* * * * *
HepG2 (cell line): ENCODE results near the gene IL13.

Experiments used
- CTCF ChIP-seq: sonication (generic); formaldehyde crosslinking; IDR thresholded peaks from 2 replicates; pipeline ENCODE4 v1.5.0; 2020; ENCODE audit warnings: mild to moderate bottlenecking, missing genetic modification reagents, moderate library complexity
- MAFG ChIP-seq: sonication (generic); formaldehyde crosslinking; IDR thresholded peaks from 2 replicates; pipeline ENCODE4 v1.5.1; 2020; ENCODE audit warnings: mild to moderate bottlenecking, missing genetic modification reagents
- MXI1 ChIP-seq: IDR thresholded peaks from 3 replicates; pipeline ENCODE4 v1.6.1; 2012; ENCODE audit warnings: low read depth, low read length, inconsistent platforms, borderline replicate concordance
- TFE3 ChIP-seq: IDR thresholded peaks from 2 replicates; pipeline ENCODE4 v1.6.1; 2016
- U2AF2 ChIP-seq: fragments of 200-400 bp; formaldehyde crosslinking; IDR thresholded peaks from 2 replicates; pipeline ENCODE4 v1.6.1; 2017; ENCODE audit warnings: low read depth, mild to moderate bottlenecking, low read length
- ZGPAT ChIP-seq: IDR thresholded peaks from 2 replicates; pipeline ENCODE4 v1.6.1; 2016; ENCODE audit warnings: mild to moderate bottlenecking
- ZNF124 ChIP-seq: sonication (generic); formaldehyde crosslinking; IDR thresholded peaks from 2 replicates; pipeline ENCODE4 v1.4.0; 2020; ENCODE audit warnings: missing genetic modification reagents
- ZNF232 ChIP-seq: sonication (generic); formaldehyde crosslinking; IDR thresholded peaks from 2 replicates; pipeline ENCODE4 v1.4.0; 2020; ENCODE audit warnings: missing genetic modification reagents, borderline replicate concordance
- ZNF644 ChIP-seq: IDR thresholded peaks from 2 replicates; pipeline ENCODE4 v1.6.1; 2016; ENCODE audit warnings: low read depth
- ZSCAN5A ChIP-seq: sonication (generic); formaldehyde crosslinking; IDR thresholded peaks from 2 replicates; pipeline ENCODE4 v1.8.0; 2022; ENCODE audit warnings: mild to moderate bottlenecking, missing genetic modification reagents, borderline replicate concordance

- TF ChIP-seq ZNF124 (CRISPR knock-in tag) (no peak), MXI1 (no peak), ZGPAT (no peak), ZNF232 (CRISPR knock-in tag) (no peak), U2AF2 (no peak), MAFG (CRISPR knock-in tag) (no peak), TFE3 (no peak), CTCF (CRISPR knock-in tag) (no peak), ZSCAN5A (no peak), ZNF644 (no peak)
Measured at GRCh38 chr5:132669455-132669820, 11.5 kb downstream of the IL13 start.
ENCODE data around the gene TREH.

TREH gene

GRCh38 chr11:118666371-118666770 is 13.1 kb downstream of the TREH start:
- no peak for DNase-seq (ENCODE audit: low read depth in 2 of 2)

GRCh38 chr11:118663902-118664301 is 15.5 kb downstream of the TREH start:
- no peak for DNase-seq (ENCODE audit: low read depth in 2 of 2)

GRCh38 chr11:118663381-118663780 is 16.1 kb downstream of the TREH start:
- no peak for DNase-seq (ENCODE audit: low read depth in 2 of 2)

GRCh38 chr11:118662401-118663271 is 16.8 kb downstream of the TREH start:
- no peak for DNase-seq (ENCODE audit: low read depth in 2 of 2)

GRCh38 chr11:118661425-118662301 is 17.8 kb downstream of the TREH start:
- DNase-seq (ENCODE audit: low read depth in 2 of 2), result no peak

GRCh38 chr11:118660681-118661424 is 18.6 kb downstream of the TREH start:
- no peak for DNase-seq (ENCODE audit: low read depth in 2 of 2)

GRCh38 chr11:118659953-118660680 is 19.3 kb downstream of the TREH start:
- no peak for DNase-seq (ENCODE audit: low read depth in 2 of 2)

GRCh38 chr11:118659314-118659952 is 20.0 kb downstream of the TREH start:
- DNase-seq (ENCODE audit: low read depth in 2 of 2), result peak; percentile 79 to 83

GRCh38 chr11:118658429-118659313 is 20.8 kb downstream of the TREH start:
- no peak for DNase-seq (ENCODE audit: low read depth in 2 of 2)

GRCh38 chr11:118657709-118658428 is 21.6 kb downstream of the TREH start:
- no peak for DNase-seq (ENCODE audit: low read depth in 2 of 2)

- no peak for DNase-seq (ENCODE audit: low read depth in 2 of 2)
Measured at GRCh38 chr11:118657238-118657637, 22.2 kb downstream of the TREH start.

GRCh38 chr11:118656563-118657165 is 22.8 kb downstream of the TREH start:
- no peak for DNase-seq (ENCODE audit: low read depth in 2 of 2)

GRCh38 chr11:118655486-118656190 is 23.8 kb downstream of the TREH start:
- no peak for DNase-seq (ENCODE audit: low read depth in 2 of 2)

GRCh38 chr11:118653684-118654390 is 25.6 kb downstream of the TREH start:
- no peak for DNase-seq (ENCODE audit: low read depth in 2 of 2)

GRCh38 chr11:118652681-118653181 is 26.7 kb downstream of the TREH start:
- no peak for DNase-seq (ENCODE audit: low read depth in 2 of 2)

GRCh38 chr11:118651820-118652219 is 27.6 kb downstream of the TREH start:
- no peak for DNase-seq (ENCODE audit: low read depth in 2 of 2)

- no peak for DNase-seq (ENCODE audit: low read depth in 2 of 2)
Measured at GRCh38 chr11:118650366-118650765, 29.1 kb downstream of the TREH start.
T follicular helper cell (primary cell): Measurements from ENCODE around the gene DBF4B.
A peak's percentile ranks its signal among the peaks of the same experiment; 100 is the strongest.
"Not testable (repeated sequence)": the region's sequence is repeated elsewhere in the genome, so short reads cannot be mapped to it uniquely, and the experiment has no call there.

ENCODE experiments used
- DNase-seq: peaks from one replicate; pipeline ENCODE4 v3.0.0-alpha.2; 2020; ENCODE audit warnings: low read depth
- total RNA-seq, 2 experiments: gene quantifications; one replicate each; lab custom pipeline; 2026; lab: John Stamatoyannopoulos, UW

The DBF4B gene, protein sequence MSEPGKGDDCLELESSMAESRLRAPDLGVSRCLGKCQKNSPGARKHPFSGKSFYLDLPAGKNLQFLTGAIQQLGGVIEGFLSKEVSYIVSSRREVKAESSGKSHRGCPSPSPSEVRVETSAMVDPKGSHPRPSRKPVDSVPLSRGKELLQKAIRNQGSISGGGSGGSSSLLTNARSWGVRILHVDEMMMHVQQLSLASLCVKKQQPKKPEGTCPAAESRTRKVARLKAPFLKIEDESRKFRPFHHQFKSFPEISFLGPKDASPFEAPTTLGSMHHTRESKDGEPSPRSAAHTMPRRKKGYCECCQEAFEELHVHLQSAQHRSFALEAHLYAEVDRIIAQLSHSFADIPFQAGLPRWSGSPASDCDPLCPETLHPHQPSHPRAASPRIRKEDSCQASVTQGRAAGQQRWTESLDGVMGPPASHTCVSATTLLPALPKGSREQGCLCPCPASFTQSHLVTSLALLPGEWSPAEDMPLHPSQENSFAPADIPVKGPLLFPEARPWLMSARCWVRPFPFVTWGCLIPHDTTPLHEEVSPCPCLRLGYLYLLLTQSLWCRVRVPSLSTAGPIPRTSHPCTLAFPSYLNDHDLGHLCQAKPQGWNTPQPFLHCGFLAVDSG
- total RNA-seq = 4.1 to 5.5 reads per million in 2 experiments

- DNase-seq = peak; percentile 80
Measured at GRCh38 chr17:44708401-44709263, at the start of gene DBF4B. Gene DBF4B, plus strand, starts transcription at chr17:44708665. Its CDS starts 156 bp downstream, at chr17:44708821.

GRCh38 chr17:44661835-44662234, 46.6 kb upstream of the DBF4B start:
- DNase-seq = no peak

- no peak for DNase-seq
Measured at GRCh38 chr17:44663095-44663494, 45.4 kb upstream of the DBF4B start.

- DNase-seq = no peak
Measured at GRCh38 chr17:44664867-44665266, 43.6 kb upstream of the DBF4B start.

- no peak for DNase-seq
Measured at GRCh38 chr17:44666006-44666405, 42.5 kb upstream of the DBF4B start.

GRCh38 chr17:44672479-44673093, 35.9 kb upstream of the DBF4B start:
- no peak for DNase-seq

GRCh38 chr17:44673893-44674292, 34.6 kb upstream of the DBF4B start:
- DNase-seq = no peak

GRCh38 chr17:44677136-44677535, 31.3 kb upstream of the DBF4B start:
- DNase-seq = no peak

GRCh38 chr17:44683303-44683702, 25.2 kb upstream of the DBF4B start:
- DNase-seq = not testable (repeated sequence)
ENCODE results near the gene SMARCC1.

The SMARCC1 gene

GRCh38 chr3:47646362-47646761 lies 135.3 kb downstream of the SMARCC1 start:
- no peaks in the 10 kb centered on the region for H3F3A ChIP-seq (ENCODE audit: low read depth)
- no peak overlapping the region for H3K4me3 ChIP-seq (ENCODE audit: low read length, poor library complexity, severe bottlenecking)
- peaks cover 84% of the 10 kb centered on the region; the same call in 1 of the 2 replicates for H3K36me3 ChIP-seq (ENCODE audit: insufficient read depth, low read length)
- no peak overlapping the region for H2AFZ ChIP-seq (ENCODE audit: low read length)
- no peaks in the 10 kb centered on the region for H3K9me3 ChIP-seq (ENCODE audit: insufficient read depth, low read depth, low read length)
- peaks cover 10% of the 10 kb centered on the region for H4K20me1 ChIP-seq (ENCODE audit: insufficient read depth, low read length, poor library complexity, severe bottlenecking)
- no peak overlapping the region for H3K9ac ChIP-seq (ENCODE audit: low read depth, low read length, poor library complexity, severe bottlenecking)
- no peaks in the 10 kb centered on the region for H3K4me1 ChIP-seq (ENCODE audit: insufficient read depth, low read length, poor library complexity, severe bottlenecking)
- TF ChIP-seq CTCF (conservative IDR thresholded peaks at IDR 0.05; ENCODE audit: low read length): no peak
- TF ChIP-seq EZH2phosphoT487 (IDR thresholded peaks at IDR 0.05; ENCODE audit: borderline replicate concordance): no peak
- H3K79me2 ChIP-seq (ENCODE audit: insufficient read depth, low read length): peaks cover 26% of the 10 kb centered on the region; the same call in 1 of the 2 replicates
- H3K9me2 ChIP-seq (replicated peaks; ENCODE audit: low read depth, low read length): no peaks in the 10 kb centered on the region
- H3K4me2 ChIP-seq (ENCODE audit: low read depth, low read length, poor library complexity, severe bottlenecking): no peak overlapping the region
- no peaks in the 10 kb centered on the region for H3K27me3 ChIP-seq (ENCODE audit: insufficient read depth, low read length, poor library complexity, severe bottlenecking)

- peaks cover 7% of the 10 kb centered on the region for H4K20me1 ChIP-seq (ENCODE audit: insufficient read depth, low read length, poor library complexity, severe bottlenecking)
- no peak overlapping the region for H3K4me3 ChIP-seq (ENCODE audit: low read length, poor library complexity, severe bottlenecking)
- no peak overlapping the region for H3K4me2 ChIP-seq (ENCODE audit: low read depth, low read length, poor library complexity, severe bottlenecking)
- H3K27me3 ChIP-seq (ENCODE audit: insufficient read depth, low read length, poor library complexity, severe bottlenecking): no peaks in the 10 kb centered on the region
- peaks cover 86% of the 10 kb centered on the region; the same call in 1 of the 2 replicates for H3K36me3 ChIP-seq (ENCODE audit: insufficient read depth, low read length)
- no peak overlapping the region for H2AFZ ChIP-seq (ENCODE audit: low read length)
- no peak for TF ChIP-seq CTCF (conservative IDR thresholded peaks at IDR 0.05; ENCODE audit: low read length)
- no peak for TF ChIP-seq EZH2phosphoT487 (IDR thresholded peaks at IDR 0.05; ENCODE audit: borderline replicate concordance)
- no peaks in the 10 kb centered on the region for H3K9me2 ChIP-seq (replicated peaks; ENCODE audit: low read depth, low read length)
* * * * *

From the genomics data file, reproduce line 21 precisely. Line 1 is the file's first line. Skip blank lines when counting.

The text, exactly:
GRCh38 chr11:118663381-118663780 is 16.1 kb downstream of the TREH start: